Chris Parker: I really like what you said about the solution not only helping your customers but also helping the organization from within and advancing those careers and bringing more growth for the personnel too. It's a very interesting perspective I had never even thought of technology being able to do, but it sounds like it can do it. It can and it should.
Jose Ubeda: Hey, listen, machine learning, artificial intelligence, those things are pretty amazing, but I still think it takes good people too. You need lots of good experience and having good people along with technology, I think is a really a strong combination. Chris, something just came to my mind.
Chris Parker: Yeah, please.
As we've been having this conversation. And you start thinking about what we're talking about is that the first question you asked me was like, "Hey, what has changed in your 37 years?" I kind of walk you through some of the things. And when I started thinking about this, supply chains have been forced to change.
Chris Parker: Yeah.
Jose Ubeda: They've had to change. They've had no other choice because whether it's the cost of manufacturer, they have to source somewhere else. Labor costs are cheaper. They have to remain competitive. And with that then comes well, then we're going to, we're an outsource manufacturing through contract manufacturers, or we're just going to do things differently. They stay cost-competitive. But then, we also have to make sure we add other suppliers to do other things. So they just become more complex, but they've almost been forced to do this. They had really no other choice because of the competitive nature of globalization. And so with that came all these other challenges about trying to find out where's my stuff. And I think the combination of that, really there wasn't a choice. Things just become more global, more local as well.
Chris Parker: And if you don't have that choice at the very least, try to maintain control of the path, the trajectory of your organization, and its growth. And it sounds like visibility is definitely, good visibility and a good partner for that is definitely helpful. Closing question for you here. What would you say 50 years down the line, a hundred years into the future in a magical land? How do you see the world operating?
Jose Ubeda: Sorry. You're asking how I see the whole world operating? I wish I knew the answer to that one.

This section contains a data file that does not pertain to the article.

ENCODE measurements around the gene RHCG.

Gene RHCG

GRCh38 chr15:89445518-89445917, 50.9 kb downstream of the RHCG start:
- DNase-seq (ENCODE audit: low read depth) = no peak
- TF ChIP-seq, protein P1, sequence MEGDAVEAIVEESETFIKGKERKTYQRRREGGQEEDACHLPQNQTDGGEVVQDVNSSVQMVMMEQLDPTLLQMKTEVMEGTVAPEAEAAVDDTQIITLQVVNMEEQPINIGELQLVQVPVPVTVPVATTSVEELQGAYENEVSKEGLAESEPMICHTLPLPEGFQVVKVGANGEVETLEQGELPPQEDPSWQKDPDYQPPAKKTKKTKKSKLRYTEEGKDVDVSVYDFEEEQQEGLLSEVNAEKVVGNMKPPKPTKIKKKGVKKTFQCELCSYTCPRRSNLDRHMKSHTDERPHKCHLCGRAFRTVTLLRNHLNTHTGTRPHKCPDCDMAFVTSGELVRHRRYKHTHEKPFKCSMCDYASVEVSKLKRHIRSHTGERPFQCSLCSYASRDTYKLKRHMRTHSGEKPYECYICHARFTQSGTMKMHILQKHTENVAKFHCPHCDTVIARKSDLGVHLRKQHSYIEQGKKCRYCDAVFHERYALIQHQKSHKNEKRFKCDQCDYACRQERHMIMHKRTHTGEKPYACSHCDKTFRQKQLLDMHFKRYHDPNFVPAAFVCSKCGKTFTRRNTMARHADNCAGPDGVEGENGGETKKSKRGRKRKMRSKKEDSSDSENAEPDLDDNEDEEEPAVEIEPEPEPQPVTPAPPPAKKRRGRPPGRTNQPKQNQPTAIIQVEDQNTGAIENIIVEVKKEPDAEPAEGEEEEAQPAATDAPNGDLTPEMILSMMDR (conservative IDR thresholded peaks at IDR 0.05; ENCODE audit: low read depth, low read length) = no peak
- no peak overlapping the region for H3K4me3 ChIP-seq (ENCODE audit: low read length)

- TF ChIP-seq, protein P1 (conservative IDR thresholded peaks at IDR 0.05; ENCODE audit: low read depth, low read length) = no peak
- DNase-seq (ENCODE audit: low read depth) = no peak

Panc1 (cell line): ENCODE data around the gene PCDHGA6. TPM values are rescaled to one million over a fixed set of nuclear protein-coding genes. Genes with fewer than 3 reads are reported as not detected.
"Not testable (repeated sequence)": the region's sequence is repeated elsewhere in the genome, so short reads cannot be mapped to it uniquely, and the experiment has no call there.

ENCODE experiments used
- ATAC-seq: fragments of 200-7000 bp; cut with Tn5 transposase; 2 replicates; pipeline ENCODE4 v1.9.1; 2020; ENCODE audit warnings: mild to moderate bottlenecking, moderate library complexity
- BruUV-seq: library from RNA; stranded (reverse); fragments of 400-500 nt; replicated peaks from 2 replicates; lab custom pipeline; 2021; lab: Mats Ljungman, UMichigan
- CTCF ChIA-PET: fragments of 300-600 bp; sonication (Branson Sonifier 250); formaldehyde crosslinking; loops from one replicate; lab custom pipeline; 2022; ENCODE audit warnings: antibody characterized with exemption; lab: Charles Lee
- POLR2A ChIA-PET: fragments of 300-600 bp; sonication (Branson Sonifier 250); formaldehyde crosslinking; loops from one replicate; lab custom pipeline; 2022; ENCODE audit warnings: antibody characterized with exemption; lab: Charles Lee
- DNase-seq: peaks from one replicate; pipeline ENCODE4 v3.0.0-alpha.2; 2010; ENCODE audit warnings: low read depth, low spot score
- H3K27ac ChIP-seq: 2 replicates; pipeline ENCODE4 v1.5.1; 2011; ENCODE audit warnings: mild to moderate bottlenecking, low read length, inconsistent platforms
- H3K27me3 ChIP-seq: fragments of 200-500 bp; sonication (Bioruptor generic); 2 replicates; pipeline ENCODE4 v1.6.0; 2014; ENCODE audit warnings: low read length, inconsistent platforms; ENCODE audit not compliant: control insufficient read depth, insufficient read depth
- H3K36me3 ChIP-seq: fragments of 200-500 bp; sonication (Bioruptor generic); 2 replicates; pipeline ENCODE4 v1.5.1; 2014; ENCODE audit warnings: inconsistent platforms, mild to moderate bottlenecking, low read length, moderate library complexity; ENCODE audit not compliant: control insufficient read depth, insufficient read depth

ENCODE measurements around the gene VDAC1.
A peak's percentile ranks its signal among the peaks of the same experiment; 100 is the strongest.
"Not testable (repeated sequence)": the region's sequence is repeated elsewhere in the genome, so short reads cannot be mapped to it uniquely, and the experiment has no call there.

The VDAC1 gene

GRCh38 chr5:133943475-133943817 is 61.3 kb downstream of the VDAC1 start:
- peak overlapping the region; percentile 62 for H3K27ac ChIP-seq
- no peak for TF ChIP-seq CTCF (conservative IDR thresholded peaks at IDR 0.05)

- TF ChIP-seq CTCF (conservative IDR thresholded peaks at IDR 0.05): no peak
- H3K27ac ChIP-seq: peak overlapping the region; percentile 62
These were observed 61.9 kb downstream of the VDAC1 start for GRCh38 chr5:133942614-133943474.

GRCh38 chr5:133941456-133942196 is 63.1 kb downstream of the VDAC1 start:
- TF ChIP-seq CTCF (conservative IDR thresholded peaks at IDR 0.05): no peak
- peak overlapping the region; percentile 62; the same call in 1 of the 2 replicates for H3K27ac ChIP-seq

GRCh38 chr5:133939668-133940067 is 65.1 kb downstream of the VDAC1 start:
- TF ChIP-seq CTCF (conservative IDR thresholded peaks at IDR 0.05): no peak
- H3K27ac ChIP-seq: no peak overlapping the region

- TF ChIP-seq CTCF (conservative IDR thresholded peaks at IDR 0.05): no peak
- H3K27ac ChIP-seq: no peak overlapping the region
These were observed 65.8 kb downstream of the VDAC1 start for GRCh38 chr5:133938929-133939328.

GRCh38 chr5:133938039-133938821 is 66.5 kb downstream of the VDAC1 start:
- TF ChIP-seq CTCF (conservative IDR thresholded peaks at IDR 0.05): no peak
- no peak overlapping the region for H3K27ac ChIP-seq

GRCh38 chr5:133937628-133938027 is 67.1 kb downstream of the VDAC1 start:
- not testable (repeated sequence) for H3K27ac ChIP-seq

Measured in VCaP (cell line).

Chris Parker: Yeah.
Jose Ubeda: I would call it kind of a promised land.
Chris Parker: Yeah, the promised land. Yeah.
Jose Ubeda: I think total visibility instantly and globally, period. I think when it comes to this topic that we're talking about and what customers are seeking, because if you have that and you have the information and it's actionable and it provides value over time, yes. Having that at any given time at your fingertips, being able to make decisions and then get the stakeholders to collaborate together in support of the customer. Because I think customers do deserve that enhanced experience. Yeah. Total visibility instantly and globally.
Chris Parker: Yeah. Well, thank you so much for your time, Jose. If people wanted to get in contact with you to learn more about you or Digital Solutions, where can they find you?
Jose Ubeda: First of all, I just want to say thank you for giving me this time today. This is such an important topic. I know we could go on and on and talk about this and it's an important one. And I think customers are looking for answers. I can be reached here in Seattle, I'm based here at the corporate office. People can find me on LinkedIn. And if supply chain resiliency is top of mind for anyone out there who's interested, our digital solutions, we think we're the right partner to turn your information into insight that's actionable. We think that we can show you and demonstrate how to improve your costs, make your supply chain more efficient, competitive, drive better customer service, but more importantly, ongoing value. And I think we have a couple of solutions out there. In fact, five of those would really drive a lot of benefits to our customers out there. So thanks again.
Chris Parker: Yeah, absolutely. Thank you.
Chris Parker: Thanks for listening to today's episode. If you've got any questions or want to learn more about today's topic, check out the show notes for more information. And before you go, make sure you're subscribed on whatever podcast app you're using so you won't miss the next episode. To learn more about Expeditors, you can find us on LinkedIn, Facebook, Instagram, and Twitter, or simply visit us at expeditors.com. Take care, and I'll see you next time.